Praising children too often and telling them they are more special than others contributes to a higher likelihood of developing narcissistic traits, a new study has shown.
Narcissism – overrating or excessive interest in oneself – has apparently become more prevalent among young people in the Western world and a scientific experiment was set up to determine what actually causes this pandemic.
Psychologists have long flip-flopped between two theories that narcissistic behaviour can be either a product of social conditioning through an overabundance of praise, or by a lack of parental love that triggers an overwhelming need for affirmation.
Classic narcissistic behaviour includes problems sustaining deep relationships, difficulties in empathising with others, bragging, hypersensitivity, ingratitude, bullying and the strong desire to be admired.
A study in the Netherlands of 565 children between the ages of seven and 12, and their parents, found that narcissism was more likely to manifest when a child is “overvalued” during their key developmental stage.
However, this does not mean that strong parent-child bonds and expressions of love are likely to cause narcissism as it is specifically the idea that a child believes itself to be more special than others that can bring on egotistical behaviour.
Those children whose parents told them that are loved but are as “special” and “good” as other people were likely to exhibit less narcissistic traits. They were also found to be more confident and secure with their identities.
All the children were studied over four different periods, which each lasted six months. Kids who exhibited signs of narcissism were found to have internalised their parents inflated view of them, and parents who over-valued their offspring were likely to be narcissistic too.
The subjects were asked if they agreed with statements such as whether they were “more special than other children” and if they “deserve something extra in life” answering with numbers 0-3 (with 0 being “not at all true” and 3 being “completely true”).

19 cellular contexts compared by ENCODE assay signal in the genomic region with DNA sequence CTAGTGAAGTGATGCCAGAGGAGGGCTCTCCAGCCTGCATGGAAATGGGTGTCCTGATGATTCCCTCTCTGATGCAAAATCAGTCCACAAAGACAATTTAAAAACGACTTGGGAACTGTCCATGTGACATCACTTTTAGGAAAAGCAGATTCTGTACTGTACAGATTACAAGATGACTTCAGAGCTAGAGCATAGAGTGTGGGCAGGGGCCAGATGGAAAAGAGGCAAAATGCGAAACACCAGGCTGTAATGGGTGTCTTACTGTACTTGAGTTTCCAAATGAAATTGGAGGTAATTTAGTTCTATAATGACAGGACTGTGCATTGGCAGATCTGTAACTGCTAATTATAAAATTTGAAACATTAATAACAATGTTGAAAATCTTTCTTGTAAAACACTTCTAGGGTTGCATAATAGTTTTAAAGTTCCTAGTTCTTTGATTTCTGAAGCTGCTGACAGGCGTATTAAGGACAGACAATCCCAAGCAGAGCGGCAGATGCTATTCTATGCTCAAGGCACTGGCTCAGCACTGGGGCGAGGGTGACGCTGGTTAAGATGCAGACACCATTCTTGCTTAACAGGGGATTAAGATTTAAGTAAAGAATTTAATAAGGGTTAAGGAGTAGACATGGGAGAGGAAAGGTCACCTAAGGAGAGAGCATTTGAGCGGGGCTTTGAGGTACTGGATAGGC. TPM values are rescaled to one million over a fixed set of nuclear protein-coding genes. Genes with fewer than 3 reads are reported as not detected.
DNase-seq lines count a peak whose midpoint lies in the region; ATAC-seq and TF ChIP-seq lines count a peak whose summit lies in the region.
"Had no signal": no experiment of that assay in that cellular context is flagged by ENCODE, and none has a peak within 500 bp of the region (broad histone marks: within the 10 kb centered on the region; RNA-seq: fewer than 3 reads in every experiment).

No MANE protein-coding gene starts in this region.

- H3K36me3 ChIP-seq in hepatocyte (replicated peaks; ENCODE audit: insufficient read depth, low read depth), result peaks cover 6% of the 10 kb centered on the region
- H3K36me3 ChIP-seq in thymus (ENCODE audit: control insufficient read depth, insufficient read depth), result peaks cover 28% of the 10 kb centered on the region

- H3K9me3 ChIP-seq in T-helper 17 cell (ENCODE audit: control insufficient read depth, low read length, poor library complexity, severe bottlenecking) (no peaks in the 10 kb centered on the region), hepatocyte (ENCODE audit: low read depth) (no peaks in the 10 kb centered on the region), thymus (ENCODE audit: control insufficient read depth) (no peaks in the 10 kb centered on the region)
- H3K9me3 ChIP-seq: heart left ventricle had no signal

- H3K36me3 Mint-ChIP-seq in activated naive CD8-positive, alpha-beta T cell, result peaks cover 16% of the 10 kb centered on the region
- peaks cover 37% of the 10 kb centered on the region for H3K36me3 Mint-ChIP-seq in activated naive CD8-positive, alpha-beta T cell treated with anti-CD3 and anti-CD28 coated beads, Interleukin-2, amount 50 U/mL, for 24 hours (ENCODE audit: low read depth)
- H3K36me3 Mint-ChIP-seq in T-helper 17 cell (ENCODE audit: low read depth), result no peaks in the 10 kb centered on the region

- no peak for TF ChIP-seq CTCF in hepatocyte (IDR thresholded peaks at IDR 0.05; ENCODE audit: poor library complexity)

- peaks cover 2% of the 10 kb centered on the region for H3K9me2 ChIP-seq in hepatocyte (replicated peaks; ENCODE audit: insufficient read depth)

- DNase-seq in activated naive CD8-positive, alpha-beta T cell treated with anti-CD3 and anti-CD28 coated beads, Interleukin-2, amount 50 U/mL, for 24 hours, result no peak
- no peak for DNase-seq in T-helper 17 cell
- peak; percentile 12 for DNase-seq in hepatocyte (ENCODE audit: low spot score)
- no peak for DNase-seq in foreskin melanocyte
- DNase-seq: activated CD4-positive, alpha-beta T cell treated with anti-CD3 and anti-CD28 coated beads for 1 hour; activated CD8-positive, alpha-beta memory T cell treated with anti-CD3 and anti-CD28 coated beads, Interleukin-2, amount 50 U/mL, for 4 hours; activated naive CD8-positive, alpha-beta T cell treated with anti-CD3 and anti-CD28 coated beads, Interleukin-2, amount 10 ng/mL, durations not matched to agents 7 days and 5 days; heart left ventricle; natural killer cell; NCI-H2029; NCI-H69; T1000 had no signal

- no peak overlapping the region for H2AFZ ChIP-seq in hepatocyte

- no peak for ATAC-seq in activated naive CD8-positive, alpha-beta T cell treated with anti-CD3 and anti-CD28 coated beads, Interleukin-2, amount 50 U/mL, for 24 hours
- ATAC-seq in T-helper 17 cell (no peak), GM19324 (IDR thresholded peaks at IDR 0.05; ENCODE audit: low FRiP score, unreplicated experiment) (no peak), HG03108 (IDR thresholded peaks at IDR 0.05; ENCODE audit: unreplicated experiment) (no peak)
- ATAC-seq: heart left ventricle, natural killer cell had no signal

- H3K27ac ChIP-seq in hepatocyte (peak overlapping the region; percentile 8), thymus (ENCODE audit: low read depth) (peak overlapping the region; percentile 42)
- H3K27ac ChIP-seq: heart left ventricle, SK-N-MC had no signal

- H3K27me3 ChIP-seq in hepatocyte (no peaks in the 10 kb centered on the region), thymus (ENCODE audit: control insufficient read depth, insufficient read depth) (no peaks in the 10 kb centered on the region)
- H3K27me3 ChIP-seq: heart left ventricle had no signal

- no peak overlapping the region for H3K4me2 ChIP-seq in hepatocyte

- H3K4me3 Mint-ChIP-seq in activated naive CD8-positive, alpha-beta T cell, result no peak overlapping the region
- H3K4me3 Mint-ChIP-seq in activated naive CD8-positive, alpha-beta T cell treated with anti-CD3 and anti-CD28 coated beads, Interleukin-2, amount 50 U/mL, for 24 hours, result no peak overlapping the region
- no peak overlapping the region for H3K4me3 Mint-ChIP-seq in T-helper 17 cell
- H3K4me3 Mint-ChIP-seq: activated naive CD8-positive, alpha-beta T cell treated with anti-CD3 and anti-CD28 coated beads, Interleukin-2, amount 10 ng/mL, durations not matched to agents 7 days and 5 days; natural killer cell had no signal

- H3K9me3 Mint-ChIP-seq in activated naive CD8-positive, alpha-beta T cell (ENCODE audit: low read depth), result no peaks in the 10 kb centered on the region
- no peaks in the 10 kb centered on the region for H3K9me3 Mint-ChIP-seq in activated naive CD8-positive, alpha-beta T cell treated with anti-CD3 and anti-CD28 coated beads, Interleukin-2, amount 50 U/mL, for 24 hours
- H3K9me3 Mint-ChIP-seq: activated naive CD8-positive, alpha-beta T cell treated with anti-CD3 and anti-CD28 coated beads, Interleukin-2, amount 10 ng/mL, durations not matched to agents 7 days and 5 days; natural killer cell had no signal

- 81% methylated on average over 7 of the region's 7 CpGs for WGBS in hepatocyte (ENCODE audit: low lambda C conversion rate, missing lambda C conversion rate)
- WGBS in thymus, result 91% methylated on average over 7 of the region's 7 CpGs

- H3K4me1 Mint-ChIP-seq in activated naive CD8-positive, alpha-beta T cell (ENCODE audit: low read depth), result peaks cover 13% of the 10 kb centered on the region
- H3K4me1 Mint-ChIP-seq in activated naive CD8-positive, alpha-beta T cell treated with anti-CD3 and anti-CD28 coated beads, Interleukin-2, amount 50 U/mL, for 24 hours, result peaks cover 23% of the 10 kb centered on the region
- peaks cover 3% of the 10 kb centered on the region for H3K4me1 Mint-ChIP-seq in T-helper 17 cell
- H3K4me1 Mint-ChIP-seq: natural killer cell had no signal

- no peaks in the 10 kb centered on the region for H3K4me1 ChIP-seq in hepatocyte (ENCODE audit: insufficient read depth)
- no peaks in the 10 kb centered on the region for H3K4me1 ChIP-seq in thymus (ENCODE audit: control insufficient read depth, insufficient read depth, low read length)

They were also asked the rather chilling question, “I am very good at making other people believe what I want them to believe.” Parents were also asked if they would be disappointed if their child grew up to be a “regular” person.
The children also took self-esteem tests, and their folks were asked to take a parental warmth test. The researchers found that the more parents overvalued their offspring, the more narcissistic their responses became six months later.
Parental love and support are associated with high self-esteem in kids, but overvaluation is not found to be associated with high self-esteem.
“Of course, parental overvaluation is not the sole origin of narcissism,” wrote researchers Brad Bushman of Ohio State University and Eddie Brummelman of University of Amsterdam and Utrecht University.
They added: “Like other personality traits, narcissism is moderately heritable and partly rooted in early-emerging temperamental traits.
“Some children, due to their temperamental traits, might be more likely than others to become narcissistic when exposed to parental overvaluation.”
The research is published in the Proceedings of the National Academy of Sciences.